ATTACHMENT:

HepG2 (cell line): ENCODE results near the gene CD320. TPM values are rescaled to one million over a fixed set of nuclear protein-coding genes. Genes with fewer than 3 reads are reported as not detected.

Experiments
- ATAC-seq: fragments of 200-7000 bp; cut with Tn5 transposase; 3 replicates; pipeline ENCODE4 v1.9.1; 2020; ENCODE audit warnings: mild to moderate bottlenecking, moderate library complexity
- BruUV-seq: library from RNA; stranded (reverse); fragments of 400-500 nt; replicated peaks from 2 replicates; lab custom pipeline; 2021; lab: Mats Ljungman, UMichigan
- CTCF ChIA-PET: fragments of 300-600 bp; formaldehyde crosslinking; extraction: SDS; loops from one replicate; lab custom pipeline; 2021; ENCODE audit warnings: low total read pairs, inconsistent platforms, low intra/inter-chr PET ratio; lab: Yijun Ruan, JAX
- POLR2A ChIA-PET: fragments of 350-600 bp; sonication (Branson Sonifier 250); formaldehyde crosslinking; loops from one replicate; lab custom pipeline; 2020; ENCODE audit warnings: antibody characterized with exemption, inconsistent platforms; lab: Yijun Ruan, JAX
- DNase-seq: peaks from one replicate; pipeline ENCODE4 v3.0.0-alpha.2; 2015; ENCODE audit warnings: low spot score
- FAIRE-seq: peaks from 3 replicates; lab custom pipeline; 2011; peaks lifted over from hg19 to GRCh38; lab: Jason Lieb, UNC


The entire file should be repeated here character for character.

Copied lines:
HepG2 (cell line): ENCODE results near the gene CD320. TPM values are rescaled to one million over a fixed set of nuclear protein-coding genes. Genes with fewer than 3 reads are reported as not detected.

Experiments
- ATAC-seq: fragments of 200-7000 bp; cut with Tn5 transposase; 3 replicates; pipeline ENCODE4 v1.9.1; 2020; ENCODE audit warnings: mild to moderate bottlenecking, moderate library complexity
- BruUV-seq: library from RNA; stranded (reverse); fragments of 400-500 nt; replicated peaks from 2 replicates; lab custom pipeline; 2021; lab: Mats Ljungman, UMichigan
- CTCF ChIA-PET: fragments of 300-600 bp; formaldehyde crosslinking; extraction: SDS; loops from one replicate; lab custom pipeline; 2021; ENCODE audit warnings: low total read pairs, inconsistent platforms, low intra/inter-chr PET ratio; lab: Yijun Ruan, JAX
- POLR2A ChIA-PET: fragments of 350-600 bp; sonication (Branson Sonifier 250); formaldehyde crosslinking; loops from one replicate; lab custom pipeline; 2020; ENCODE audit warnings: antibody characterized with exemption, inconsistent platforms; lab: Yijun Ruan, JAX
- DNase-seq: peaks from one replicate; pipeline ENCODE4 v3.0.0-alpha.2; 2015; ENCODE audit warnings: low spot score
- FAIRE-seq: peaks from 3 replicates; lab custom pipeline; 2011; peaks lifted over from hg19 to GRCh38; lab: Jason Lieb, UNC